Another drone flew by, faster than the last. He remembered his old man’s words: “Nobody should be making money off your air but you.” And there in his own sky, now, dollar bills zooming back and forth, people with money and things zooming their money and things in front of those who didn’t.

He went outside to his truck. He took out his rifle and waited.

“My land, my sky,” he whispered, as he pulled the trigger, sending the ugly, tentacled thing crashing near his feet. In its weakening grip sat a package, and in the package he found a cup, as ugly as it was common. Practically worthless, a waste of fallen metal and even its cardboard.

He laughed. He glanced at the drone, which eyed him sadly through a cracked lens. The mailman picked it up and put it into his truck.

The address on the package? He knew it. After retaping it shut, he decided to finish his dying friend’s job. One fallen drone covering for another. And he’d do it at no charge.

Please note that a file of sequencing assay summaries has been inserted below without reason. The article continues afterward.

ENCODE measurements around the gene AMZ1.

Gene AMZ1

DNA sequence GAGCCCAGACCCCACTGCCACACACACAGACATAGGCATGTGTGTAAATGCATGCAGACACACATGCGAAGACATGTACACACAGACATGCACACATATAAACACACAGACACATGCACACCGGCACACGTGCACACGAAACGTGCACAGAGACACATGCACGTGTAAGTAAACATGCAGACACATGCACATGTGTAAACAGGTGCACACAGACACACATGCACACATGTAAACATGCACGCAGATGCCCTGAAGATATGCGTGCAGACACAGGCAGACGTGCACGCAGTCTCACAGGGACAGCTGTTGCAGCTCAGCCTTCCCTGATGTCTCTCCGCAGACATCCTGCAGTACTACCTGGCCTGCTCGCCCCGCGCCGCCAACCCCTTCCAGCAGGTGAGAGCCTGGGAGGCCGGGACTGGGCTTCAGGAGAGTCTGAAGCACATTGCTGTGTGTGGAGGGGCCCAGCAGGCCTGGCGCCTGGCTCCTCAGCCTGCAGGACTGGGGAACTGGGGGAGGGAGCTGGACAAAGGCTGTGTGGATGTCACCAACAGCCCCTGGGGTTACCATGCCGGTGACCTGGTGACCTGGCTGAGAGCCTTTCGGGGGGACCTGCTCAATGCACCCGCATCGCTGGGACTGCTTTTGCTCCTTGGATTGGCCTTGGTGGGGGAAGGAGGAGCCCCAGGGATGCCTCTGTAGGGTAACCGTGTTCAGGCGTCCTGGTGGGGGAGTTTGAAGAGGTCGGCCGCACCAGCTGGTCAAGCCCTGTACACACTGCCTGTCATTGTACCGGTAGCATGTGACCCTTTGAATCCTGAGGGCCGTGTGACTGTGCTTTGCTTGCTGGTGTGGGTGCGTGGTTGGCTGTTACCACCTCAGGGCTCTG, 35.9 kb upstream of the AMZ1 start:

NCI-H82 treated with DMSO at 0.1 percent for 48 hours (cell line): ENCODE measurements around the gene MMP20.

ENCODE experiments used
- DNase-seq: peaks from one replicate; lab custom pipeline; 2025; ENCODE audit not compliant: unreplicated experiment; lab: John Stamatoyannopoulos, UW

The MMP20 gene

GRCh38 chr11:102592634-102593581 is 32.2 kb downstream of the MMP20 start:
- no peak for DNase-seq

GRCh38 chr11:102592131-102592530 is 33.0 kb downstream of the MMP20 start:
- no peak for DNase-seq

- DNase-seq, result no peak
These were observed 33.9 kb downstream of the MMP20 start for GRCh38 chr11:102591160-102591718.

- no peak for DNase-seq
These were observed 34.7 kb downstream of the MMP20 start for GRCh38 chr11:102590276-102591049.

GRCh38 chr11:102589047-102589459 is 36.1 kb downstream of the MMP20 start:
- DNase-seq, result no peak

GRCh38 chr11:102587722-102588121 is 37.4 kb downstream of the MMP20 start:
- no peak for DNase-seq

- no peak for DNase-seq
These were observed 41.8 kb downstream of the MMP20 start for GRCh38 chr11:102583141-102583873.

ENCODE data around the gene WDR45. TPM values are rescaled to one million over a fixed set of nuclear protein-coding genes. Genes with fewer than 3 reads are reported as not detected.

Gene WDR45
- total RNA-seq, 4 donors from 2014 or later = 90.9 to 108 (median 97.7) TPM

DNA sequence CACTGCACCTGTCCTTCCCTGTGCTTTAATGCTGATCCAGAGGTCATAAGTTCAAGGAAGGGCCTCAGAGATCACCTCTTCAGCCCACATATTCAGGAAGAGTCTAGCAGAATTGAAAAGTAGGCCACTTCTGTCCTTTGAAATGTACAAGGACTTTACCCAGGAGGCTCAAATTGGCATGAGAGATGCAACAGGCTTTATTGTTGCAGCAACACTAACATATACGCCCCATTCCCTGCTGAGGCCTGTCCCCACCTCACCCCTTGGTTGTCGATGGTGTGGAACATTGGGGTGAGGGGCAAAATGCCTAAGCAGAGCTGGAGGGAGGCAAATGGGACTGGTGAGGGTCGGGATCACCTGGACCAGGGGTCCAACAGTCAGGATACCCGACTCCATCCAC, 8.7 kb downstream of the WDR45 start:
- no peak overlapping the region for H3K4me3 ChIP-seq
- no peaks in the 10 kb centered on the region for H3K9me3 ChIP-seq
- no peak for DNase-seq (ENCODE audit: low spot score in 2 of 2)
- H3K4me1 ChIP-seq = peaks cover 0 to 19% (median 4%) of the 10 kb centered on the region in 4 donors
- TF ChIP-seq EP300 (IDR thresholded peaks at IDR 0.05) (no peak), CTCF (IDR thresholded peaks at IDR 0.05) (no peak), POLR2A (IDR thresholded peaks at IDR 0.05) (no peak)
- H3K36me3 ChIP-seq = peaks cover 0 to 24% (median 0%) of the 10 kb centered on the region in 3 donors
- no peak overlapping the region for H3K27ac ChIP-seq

The price of a human touch.

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Empowered (Superhero flash fiction)

Siphone sniffed the air, angling for that familiar scent of power. Mmmm. Smelled like stuffed chicken. Being in the money district of Jack City, it was hard to differentiate the scent of one fat cat from another, to get a bead on Overdrive through the reek of caviar and entitlement, but he had a special odor that made her insides all tingly. So strong, she could almost taste, almost lick, his sweat, his pheromones, the photons crackling from his pores.

“What you looking at, lunch meat?” she said to the well-dressed robber-barons all around her on Main Street. They bumped into and slid around each other to avoid her as she marched forward, clearly not used to seeing a Cape–especially one of the darker persuasion–around their parts in the light of day. Superpeople were dangerous things to these people, an unsettling of the status quo, or at least, their type of it.